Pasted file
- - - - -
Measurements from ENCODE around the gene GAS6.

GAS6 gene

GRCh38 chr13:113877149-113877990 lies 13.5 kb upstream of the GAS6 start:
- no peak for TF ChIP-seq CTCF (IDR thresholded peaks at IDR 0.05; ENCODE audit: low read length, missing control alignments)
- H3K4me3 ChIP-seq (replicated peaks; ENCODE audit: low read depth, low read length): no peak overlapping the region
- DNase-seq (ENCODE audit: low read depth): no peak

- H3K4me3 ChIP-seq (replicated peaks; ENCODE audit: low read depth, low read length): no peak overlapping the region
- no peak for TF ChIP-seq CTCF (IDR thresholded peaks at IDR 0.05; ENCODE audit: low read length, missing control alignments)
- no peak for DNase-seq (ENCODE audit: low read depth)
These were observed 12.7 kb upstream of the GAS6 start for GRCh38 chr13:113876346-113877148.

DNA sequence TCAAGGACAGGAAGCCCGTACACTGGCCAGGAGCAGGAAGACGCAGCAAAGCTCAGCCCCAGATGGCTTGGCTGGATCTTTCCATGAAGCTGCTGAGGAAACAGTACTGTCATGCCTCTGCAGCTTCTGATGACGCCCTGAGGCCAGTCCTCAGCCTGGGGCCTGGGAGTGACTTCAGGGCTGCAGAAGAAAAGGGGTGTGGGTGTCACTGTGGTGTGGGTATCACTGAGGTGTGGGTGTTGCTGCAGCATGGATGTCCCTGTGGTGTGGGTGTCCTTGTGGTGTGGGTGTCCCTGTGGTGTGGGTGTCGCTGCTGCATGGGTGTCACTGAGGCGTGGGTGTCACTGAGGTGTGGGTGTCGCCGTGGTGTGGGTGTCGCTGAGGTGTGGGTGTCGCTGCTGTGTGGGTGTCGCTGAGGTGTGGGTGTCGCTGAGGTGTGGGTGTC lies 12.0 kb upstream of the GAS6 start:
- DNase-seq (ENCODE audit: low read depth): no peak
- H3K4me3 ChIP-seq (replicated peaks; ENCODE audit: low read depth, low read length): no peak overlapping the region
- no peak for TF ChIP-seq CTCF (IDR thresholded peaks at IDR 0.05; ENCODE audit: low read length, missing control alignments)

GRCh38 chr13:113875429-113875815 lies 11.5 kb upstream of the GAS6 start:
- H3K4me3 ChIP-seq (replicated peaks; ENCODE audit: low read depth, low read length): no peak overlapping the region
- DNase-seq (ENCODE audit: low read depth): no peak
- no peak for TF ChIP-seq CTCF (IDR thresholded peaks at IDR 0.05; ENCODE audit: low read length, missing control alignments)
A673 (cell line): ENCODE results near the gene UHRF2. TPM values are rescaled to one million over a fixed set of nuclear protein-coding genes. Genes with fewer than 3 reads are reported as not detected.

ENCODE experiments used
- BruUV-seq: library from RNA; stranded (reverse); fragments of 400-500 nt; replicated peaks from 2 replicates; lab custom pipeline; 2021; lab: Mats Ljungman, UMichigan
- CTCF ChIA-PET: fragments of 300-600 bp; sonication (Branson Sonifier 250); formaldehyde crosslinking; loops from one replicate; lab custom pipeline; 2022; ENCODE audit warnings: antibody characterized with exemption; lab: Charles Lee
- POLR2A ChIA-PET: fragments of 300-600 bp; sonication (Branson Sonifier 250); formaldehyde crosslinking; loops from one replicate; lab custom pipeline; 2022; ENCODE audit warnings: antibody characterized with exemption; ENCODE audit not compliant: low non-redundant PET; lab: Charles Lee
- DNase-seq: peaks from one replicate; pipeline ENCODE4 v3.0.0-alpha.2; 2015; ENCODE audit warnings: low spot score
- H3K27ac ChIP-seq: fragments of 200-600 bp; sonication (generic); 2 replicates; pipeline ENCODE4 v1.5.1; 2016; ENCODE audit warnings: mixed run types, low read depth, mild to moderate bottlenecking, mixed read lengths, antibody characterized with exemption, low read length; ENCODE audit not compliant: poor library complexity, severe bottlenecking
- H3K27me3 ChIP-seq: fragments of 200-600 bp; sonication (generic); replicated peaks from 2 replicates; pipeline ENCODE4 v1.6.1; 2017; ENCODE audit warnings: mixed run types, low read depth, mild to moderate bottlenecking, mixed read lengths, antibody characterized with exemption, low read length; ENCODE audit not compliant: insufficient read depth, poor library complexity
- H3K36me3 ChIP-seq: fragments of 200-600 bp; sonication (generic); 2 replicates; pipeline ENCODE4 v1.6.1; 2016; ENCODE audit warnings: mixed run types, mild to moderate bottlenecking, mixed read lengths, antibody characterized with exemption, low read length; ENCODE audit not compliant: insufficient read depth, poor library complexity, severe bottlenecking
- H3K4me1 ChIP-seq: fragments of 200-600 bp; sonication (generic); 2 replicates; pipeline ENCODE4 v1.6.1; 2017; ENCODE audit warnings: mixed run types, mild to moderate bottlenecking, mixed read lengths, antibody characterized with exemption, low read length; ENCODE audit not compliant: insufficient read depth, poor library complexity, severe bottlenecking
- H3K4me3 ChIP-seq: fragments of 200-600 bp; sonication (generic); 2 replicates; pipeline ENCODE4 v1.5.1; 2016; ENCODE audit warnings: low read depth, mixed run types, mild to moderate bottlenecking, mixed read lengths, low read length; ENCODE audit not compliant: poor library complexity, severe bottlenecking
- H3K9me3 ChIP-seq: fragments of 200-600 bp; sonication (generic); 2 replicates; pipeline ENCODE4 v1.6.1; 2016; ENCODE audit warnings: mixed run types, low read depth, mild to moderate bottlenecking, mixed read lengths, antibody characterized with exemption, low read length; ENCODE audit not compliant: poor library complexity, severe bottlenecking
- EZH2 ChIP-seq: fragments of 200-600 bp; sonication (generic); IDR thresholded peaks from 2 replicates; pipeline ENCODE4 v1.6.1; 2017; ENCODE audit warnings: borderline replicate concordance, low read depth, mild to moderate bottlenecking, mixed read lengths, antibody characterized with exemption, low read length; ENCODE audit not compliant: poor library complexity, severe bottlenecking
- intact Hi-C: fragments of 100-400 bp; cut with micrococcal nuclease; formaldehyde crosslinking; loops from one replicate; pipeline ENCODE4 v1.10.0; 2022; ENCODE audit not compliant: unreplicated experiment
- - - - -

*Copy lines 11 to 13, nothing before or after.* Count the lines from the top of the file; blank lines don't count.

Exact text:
DNA sequence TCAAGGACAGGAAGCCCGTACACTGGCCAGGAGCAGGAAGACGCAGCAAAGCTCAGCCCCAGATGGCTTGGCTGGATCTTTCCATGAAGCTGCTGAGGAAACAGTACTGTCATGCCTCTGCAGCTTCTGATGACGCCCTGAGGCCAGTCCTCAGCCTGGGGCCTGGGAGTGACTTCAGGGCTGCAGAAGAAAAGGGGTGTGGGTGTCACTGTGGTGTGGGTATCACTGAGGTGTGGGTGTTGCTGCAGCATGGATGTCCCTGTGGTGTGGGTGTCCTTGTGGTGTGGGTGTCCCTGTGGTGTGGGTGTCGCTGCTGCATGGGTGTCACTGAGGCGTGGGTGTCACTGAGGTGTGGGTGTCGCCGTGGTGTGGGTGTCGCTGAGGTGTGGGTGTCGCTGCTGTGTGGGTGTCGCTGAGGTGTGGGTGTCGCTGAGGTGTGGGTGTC lies 12.0 kb upstream of the GAS6 start:
- DNase-seq (ENCODE audit: low read depth): no peak
- H3K4me3 ChIP-seq (replicated peaks; ENCODE audit: low read depth, low read length): no peak overlapping the region